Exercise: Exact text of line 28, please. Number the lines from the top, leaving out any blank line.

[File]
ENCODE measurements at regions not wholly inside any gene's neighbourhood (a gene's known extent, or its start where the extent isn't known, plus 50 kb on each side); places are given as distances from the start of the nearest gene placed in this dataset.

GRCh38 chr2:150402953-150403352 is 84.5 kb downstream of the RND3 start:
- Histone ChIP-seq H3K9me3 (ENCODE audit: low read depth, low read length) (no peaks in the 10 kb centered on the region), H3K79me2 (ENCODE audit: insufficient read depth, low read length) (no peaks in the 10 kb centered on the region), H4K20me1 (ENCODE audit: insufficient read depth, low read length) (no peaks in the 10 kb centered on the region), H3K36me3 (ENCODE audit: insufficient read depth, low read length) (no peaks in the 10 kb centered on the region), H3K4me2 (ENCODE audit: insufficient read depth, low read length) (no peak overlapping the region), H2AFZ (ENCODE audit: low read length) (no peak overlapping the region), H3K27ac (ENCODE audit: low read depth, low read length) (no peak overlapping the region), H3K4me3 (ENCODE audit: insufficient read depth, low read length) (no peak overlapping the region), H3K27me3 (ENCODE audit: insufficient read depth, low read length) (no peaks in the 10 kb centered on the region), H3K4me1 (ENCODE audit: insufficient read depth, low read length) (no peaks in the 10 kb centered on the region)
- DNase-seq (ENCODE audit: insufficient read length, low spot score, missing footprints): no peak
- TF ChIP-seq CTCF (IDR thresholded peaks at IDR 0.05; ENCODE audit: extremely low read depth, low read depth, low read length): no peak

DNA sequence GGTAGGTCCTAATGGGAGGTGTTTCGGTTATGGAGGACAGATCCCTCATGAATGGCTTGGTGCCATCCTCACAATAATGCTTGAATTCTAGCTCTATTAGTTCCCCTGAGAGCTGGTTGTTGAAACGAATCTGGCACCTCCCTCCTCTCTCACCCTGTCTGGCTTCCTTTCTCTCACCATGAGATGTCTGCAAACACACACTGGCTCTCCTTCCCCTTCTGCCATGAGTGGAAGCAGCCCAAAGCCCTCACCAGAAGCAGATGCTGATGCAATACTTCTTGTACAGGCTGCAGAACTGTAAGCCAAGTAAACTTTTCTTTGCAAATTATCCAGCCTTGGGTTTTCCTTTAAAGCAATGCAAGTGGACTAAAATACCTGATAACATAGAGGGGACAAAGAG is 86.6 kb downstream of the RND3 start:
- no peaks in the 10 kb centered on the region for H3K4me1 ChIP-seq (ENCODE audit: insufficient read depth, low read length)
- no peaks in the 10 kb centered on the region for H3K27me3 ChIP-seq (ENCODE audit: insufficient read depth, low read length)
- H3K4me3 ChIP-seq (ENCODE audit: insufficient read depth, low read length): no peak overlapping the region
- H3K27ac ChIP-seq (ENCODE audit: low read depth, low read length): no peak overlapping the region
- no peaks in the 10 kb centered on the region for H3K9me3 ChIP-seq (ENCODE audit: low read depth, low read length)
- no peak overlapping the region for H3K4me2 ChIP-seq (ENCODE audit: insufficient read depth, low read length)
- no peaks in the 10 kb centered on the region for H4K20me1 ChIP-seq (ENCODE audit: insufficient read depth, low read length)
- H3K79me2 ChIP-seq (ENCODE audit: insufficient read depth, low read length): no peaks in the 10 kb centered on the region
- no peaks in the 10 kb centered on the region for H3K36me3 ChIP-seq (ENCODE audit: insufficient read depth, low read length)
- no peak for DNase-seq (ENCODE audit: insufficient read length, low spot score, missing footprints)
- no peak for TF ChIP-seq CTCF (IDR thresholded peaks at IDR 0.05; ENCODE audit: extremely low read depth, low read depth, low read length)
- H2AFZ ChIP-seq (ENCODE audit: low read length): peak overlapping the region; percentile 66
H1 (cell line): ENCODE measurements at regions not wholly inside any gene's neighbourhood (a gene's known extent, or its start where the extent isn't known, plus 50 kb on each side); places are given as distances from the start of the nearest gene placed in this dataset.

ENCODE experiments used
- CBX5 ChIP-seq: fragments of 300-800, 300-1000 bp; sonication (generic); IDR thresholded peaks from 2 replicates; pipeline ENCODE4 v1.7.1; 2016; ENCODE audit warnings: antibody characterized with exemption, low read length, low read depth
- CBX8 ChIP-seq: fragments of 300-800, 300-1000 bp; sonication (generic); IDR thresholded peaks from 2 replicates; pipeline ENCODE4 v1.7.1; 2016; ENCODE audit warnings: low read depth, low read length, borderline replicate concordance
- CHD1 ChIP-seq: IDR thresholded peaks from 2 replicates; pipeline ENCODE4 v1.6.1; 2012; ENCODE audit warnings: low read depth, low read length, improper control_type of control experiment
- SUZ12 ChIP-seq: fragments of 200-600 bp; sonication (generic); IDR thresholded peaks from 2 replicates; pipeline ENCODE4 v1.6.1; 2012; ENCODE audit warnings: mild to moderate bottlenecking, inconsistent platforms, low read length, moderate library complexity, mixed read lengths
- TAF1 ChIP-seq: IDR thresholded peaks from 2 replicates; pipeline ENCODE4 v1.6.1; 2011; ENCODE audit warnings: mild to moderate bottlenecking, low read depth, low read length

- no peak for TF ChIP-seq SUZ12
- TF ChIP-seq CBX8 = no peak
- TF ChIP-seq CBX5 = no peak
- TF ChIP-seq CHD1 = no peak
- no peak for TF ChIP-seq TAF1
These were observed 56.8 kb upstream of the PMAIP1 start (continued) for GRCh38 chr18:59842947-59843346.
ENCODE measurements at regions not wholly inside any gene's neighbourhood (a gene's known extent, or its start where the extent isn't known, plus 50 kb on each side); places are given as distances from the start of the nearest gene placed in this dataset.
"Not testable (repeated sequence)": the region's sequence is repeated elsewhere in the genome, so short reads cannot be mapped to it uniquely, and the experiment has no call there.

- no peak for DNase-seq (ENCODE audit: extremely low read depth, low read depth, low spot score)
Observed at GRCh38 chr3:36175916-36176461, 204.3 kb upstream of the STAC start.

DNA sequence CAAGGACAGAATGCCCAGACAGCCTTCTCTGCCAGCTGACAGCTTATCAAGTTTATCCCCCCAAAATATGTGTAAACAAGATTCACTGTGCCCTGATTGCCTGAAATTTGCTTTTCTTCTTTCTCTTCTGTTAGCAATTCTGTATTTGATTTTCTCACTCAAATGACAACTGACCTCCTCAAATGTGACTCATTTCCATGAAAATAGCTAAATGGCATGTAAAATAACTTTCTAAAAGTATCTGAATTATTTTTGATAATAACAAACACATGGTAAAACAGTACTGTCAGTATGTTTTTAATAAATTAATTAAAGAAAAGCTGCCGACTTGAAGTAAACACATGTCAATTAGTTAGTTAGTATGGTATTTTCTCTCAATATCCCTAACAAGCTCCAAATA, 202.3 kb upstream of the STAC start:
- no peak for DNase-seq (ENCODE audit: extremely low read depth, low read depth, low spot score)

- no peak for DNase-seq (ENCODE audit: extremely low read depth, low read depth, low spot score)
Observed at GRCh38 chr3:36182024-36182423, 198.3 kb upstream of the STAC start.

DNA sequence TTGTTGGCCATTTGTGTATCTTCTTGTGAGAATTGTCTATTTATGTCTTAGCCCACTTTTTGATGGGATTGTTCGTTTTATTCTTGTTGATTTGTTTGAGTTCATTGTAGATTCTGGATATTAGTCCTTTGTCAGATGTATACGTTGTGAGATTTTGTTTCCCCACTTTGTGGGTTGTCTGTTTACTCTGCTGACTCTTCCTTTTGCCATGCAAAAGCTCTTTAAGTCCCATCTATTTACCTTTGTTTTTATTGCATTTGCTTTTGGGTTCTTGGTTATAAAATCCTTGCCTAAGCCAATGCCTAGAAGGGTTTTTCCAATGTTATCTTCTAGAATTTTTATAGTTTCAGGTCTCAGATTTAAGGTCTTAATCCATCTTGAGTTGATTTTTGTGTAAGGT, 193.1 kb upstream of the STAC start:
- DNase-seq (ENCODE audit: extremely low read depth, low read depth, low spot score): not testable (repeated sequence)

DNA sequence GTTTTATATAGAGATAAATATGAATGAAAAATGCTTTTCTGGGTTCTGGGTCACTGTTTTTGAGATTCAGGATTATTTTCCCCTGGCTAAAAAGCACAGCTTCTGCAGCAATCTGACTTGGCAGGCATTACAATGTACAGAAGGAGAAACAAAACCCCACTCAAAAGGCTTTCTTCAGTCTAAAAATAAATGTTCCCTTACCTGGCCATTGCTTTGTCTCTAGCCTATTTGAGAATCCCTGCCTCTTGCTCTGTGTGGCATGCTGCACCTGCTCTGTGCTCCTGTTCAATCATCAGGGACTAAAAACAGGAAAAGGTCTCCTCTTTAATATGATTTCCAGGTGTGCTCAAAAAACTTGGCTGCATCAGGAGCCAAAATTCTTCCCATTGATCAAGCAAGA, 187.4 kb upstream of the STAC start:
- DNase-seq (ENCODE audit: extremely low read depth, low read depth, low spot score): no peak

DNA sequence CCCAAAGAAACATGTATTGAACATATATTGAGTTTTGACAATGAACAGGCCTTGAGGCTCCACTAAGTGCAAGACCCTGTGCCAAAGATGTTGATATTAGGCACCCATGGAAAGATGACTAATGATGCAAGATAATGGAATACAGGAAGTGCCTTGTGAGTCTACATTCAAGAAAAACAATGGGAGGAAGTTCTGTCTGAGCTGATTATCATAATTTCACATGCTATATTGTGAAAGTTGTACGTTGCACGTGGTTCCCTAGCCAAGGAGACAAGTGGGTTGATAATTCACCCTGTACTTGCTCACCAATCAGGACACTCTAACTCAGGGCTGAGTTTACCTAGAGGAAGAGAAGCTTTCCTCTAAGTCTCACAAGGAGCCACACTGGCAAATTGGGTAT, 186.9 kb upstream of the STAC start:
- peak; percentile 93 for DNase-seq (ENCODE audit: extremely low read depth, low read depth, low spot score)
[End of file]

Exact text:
- TF ChIP-seq CBX5 = no peak